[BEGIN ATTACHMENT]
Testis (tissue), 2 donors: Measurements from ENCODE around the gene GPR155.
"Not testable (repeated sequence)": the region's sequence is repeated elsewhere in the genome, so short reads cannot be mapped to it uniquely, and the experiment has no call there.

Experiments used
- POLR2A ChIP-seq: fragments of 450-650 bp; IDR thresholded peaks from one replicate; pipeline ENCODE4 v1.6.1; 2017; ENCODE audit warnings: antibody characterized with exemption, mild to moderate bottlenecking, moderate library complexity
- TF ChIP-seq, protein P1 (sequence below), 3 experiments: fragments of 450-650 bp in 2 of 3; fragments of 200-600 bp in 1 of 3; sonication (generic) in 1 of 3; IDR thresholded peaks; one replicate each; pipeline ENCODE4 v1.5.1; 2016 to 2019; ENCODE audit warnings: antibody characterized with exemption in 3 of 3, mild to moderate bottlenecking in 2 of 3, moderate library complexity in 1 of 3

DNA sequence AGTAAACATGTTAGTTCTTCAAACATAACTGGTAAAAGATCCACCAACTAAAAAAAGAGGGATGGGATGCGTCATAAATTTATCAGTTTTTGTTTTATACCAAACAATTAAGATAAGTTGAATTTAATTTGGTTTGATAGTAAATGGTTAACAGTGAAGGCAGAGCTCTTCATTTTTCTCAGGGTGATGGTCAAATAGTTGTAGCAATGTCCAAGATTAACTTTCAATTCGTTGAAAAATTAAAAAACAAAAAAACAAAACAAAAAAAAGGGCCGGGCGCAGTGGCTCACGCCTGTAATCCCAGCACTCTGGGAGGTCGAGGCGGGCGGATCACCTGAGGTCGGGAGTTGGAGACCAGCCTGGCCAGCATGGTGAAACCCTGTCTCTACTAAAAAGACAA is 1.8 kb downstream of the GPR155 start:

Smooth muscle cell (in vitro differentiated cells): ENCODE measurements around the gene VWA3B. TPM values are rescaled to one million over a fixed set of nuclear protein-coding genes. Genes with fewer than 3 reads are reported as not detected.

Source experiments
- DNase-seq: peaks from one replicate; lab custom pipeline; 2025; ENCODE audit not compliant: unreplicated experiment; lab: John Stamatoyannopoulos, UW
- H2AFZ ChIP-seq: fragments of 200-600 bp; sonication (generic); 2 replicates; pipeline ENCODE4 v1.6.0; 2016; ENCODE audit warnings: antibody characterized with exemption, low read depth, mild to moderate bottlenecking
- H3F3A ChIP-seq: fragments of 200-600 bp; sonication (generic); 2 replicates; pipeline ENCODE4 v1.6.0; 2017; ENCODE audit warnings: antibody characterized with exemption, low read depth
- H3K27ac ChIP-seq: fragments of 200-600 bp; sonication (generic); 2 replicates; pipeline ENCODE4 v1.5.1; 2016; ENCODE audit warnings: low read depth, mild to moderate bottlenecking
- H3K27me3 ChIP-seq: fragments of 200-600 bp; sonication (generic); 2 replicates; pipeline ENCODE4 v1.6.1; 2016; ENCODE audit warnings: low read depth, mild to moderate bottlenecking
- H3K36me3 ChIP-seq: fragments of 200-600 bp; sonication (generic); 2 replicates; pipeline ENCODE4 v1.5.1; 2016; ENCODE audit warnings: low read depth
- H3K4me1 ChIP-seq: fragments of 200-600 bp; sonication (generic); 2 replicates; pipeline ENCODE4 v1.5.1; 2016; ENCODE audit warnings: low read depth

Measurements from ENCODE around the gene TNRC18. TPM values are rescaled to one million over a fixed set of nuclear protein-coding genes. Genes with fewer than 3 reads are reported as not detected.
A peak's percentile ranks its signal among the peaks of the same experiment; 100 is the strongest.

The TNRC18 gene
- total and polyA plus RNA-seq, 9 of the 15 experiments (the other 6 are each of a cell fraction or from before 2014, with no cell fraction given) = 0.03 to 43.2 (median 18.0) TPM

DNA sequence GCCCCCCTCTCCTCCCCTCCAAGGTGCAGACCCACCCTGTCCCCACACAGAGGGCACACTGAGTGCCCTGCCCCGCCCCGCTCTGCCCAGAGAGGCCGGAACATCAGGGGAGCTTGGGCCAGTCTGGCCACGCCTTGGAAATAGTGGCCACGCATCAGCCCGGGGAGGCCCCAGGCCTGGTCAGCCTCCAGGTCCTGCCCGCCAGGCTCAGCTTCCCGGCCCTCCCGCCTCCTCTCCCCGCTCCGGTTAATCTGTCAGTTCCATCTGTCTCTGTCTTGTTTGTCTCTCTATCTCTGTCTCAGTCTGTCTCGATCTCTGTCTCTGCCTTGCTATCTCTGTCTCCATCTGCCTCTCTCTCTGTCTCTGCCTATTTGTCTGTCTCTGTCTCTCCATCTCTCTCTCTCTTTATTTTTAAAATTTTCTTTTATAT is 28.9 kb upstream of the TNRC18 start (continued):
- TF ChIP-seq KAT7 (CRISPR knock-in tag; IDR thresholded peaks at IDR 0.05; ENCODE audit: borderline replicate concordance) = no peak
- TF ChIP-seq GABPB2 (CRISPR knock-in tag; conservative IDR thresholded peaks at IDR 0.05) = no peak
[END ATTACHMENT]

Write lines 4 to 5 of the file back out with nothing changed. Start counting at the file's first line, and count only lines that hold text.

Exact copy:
- POLR2A ChIP-seq: fragments of 450-650 bp; IDR thresholded peaks from one replicate; pipeline ENCODE4 v1.6.1; 2017; ENCODE audit warnings: antibody characterized with exemption, mild to moderate bottlenecking, moderate library complexity
- TF ChIP-seq, protein P1 (sequence below), 3 experiments: fragments of 450-650 bp in 2 of 3; fragments of 200-600 bp in 1 of 3; sonication (generic) in 1 of 3; IDR thresholded peaks; one replicate each; pipeline ENCODE4 v1.5.1; 2016 to 2019; ENCODE audit warnings: antibody characterized with exemption in 3 of 3, mild to moderate bottlenecking in 2 of 3, moderate library complexity in 1 of 3